by Bayo Akinloye
Boko Haram sect
While the Federal Government has been criticised by American officials over its handling of the Boko Haram insurgency, it has emerged that the US is more interested in Nigeria’s oil rather than helping the country to overcome the Boko Haram insurgents.
This was revealed during the week by the Special Counsel for Justice for Jos Project Jubilee Campaign, Emmanuel Ogebe, while testifying before the United States of America’s House of Representatives Committee on Foreign Affairs on “the ongoing struggle against Boko Haram”.
“When America would not put boots on the ground in the one African nation co-founded by Americans, Nigeria did so at a cost of billions of dollars and Nigeria’s military engagement in Liberia is the longest-running commitment in the nation’s history,” the human rights lawyer stated.
He told the lawmakers Nigeria deserved more help from the US.
“The point here is not that there should be American boots on the ground. It is simply that Nigerian boots have been on the ground for America numerous times over the years; so choosing to help Nigeria, in whatever shape, size or form, should not be such a struggle. A strategic ally deserves better,” Ogebe told the US foreign affairs sub-committee.
The human rights lawyer told the hearing that Nigeria had been a loyal and strategic ally to America, especially in the role it played in ensuring peace and stability in Liberia.
“If the argument could be made that American action was predicated on Kenya’s East African regional security role in Somalia and Sudan, why would American action be so tentative, given Nigeria’s global security role in Sierra Leone, Sudan, Somalia, Congo, Bosnia, Rwanda, Haiti and Liberia — America’s sole African love child?” he asked.
He also criticised America’s troop deployment in Chad saying that Boko Haram insurgents are more active in Nigeria and Cameroon than in Chad.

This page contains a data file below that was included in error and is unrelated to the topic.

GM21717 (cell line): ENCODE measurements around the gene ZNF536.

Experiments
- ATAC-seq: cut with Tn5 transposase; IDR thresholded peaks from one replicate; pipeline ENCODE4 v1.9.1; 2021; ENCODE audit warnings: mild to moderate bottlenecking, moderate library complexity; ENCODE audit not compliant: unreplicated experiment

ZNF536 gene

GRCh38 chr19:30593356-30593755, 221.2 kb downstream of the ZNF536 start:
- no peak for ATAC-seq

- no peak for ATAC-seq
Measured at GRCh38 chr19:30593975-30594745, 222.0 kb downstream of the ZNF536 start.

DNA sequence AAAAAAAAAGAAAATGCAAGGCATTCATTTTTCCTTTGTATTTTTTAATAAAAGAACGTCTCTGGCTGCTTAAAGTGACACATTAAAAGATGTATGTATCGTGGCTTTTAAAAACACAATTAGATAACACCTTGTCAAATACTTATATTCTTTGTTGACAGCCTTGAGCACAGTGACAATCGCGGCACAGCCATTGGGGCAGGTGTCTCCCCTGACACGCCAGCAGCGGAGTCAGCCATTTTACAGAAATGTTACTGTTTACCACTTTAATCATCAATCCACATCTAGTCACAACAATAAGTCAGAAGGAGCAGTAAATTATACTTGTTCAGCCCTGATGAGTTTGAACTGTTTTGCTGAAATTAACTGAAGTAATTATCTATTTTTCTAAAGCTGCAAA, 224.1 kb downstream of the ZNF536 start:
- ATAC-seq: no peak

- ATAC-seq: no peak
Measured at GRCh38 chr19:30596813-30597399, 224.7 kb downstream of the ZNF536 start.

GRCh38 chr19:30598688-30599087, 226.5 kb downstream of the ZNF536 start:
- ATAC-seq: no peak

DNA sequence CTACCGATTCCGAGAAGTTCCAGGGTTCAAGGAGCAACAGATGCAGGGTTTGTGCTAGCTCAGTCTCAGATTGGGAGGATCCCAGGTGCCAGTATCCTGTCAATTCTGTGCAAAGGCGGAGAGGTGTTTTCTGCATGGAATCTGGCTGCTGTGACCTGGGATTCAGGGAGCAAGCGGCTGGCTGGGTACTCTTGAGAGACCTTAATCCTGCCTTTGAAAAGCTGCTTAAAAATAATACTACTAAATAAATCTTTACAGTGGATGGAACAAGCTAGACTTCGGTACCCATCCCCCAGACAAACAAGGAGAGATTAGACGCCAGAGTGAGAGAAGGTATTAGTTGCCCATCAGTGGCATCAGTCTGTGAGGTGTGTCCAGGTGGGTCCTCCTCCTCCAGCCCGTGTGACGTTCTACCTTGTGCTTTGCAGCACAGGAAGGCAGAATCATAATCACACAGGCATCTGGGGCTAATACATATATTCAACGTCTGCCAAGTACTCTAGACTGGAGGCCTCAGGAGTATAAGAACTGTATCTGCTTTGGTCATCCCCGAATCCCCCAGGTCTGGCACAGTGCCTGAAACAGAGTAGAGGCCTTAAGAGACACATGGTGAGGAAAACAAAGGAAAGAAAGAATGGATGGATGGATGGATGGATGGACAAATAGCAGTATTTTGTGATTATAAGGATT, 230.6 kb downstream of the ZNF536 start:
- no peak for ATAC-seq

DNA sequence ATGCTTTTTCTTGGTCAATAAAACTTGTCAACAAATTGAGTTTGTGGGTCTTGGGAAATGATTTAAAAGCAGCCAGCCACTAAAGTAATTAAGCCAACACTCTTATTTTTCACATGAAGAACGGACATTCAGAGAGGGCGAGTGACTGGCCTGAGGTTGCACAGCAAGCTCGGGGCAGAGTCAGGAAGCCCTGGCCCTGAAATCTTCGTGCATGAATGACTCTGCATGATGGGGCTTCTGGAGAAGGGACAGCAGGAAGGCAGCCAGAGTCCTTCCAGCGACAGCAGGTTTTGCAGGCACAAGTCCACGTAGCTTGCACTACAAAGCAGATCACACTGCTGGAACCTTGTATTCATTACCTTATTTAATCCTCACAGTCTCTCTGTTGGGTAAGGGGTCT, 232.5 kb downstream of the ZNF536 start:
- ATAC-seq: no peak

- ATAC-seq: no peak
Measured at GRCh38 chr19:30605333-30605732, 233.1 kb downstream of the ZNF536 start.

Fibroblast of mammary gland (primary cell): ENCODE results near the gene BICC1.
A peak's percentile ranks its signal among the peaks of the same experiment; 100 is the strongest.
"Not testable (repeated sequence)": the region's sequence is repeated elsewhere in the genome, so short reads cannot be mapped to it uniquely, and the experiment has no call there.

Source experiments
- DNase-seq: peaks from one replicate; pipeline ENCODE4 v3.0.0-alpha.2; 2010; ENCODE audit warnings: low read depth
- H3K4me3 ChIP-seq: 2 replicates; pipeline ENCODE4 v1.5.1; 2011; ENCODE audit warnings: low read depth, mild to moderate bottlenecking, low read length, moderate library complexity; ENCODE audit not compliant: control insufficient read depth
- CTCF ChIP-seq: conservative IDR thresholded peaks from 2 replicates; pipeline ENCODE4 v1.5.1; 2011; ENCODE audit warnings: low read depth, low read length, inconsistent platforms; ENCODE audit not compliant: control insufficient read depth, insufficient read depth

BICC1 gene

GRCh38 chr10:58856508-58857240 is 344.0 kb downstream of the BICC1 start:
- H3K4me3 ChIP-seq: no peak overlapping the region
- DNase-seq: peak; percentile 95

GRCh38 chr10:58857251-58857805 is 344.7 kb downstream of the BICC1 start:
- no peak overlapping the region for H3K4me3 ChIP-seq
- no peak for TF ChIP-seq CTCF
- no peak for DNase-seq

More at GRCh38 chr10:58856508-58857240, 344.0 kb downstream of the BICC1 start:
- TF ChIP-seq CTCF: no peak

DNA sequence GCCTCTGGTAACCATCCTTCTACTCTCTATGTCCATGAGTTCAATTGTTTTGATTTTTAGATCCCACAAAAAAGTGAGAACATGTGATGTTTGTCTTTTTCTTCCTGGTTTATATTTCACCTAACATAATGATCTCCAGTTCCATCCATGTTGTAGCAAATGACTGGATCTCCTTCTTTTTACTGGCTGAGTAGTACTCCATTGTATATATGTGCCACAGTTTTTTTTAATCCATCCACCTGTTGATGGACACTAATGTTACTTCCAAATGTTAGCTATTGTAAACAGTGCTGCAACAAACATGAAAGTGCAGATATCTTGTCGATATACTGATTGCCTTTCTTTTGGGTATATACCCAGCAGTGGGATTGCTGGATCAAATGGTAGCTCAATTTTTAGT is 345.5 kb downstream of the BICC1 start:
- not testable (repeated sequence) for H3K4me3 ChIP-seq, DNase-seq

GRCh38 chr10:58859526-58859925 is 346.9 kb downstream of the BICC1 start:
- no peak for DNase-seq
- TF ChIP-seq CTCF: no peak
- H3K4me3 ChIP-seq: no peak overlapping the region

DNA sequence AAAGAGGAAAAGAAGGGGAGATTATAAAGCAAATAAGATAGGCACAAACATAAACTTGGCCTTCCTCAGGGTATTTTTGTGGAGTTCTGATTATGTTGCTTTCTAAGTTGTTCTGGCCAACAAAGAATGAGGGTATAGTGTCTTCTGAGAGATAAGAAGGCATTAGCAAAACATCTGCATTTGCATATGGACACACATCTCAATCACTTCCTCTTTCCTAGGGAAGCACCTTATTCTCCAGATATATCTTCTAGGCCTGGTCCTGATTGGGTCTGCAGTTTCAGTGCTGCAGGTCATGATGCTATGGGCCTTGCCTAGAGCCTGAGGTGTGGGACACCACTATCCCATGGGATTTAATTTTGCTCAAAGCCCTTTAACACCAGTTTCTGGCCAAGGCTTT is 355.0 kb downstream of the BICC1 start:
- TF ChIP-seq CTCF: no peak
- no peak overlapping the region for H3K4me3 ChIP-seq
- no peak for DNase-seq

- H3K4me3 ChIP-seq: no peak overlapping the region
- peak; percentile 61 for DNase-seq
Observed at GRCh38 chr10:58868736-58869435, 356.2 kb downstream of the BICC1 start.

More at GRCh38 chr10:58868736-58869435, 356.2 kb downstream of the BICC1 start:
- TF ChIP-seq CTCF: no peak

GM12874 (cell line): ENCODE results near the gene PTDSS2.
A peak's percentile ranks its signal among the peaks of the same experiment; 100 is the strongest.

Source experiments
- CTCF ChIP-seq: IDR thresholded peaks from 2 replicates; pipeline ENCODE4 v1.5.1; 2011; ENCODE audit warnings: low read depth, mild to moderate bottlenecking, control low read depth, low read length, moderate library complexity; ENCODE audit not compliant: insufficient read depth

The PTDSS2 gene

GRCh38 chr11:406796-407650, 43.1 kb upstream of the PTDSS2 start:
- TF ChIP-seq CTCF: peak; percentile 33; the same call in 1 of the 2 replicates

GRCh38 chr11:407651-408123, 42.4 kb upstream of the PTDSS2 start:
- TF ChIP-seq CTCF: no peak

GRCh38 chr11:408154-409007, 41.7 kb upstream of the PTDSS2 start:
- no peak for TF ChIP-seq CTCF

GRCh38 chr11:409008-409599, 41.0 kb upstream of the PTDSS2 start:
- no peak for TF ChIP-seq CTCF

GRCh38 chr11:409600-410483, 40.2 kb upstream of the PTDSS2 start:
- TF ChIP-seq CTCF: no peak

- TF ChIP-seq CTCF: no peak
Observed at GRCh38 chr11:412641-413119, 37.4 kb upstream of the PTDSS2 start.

“The US troop deployment in Chad is somewhat puzzling as it does not appear to be part of a definite strategy. Boko Haram is clearly active in Cameroon, but not very active in Chad. Northern Nigeria is vast enough without throwing Chad into the mix.”
According to him, such a deployment is a sign of disinterest of the carnage going on in Nigeria.
Ogebe said, “The deployment smacks of a political half-measure that is more aesthetic than effective. It soothes the populist push for action while appeasing some Nigerian Muslim clerics, who have warned about the effects of American troops in Nigeria. Chad is more Muslim than Nigeria; so this speaks volumes as to their sensitivities compared to northern Nigeria’s.”
He went further to accuse the US government of being interested only in Nigeria’s oil.
“The US appears to care more about security in the South-South of Nigeria where oil is produced. Clearly, the crisis in the north has not impacted the US access to oil from the Niger Delta.
“The US is a large beneficiary of oil theft from the South; its access to Nigerian crude seems assured regardless of what happens. Therefore, the northern conflict is much less a priority of the US.”
The human rights lawyer also informed the sub-committee on the extent the families of abducted schoolgirls were willing to go to rescue the girls, claiming that the American government dashed their hopes.